Haverkamp sees it with surprise. He asks an elder from Henry’s congregation if they are aware that he has abused children in the past. The elder has no idea and believes nothing. But, Haverkamp says, upon inquiring, the city overseer (controller) of the municipality confirms his allegations. Yet Henry may continue to do Bible study with the girls and the elders are not informed of Henry’s history. “I keep an eye on him,” said the city overseer, according to Haverkamp.

Someone who has been accused of abuse, proven or not, must be watched, the guidelines state in the elders’ book. He or she may not simply deal with children. A file must also be sent when moving house in which the new municipality is informed of the situation – unless the branch considers after thorough consideration that the perpetrator is no longer a danger.

Yet declaration

In 2011, twelve years after the field service, Rogier Haverkamp stepped out of the community of Jehovah’s Witnesses. He decides to file a complaint against Henry. The police will conduct an investigation. A detective will visit the now-grown women who have been abused by Henry. They are then still witnesses of Jehovah.

It is clear to the detective that something has happened, he tells Haverkamp. But none of the women want to talk. They do not want to “testify against their brother,” they say. In addition, the abuse is now barred. The police are even investigating whether there are recent facts about which an indictment can be posted, but that does not matter.

Rogier Haverkamp still regrets that he did not go to the police at the time. Haverkamp: “I was of the opinion that it was the responsibility of Louis and David. I thought: I must acknowledge the authority given to them by God. ”

The names of Rogier Haverkamp and Henry are fictitious for privacy reasons. Their real names are known to the editors. This also applies to the ex-elder who was involved in the handling of an abuse case. Henry has been asked several times about his side of the story, but he has not responded to those requests.


This article is based on a large number of documents, correspondences and interviews with twenty people, including four victims of sexual abuse, four ex-elders, three leaders in the Jehovah’s Witnesses, five ex-members, perpetrators of abuse and experts.

The stories of victims follow the same patterns and are supported by (personal) documents, testimonials from third parties and sound recordings that are in the possession of Trouw. The policy described in this article is based on the secret elder’s book of the Jehovah’s Witnesses and thousands of letters from the Governing Body (the highest body within the organization) to the local congregations and is confirmed by those involved.

– The story of Mark, who was abused by a son of the overseer of the Jehovah’s Witnesses, appears Saturday in the Floor.

Who wants to say something about sexual abuse at the Jehovah’s Witnesses can report via abuse@trouw.nl.

What possibilities does Dutch law offer?
Religious communities have a special position in Dutch society, where sects benefit from it.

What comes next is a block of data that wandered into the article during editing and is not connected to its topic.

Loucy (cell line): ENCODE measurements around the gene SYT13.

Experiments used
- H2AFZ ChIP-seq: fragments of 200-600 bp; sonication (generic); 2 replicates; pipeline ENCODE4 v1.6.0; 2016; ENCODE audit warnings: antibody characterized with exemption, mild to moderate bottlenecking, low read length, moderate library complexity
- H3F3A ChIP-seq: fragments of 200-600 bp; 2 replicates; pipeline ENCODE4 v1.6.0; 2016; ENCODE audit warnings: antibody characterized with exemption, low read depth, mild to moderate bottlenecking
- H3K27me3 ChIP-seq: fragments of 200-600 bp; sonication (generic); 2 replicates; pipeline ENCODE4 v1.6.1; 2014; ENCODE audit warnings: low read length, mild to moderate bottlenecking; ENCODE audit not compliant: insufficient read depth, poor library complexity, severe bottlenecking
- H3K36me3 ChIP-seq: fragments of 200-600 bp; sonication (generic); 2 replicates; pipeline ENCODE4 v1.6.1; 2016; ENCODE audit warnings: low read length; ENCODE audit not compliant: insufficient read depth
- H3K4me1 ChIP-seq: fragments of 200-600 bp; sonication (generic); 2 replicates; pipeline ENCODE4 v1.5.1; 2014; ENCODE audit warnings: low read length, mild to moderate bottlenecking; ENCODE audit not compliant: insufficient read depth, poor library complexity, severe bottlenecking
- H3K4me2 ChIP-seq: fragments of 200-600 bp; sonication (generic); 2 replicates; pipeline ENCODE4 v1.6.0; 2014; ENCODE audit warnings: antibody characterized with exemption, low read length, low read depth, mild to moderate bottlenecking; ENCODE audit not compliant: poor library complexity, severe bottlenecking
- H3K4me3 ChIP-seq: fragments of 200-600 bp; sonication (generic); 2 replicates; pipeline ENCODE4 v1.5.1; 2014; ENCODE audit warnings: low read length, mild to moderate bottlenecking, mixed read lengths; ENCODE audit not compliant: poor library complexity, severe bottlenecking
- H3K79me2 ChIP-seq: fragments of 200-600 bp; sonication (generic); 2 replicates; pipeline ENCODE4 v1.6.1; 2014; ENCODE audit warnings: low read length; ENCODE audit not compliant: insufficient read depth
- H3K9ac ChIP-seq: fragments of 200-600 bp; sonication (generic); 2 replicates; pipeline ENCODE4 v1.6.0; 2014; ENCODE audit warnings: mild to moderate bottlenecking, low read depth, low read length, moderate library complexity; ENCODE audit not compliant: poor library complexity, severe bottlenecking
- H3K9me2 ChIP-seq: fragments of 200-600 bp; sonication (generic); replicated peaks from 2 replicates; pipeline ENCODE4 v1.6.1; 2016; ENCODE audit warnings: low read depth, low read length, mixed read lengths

Churches have traditionally enjoyed the freedom to resolve their own conflicts in an ecclesiastical court, explains Fokko Oldenhuis, professor of law and religion at the University of Groningen. At least, as long as their approach is not in violation of the law.

That is not the policy of the Jehovah’s Witnesses, says Freek Koster, former vice president of the Supreme Court and in the past involved in the investigation into sexual abuse within the Roman Catholic Church. Failure to report abuse is not punishable, as is someone advised not to go to the police.

Not to inform other municipalities or those involved that there is a pedophile in their midst is also not in violation of the law. Koster: “It is, of course, very annoying, and it was also blamed for the leadership of the Catholic Church that they left high-risk priests among children in the neighborhood.”

Even in an ordinary lawsuit, only accusations of abuse are not enough to come to condemnation, says Koster. Yet two witnesses are not always needed, as is the rule of the Jehovah’s Witnesses. Koster: “There is very little to come. For example, someone who found the victim very emotional after the abuse, or physical signs in the victim. ”

Justice itself can initiate a criminal investigation into an individual abuse case. But it is only through civil law that the Watchtower may be tipped off, according to Koster. A victim of abuse can hold the organization responsible for the damage suffered, he explains. But, he warns, even then it is still a ‘big job’ to show that the Jehovah’s Witnesses have not acted adequately. “Not every carelessness or negligence is an unlawful act.”

Read also:

– Children Jehovah’s poorly protected from abuse

– “This is our secret. If you open your mouth, I’ll do something to you. ”

– Everything you need to know about the Jehovah’s Witnesses

* all translations provided on JWBulletin.com are for information purposes only and are sourced from automated translation services.  These are not checked for accuracy.  To ensure accuracy, please refer to the original language text.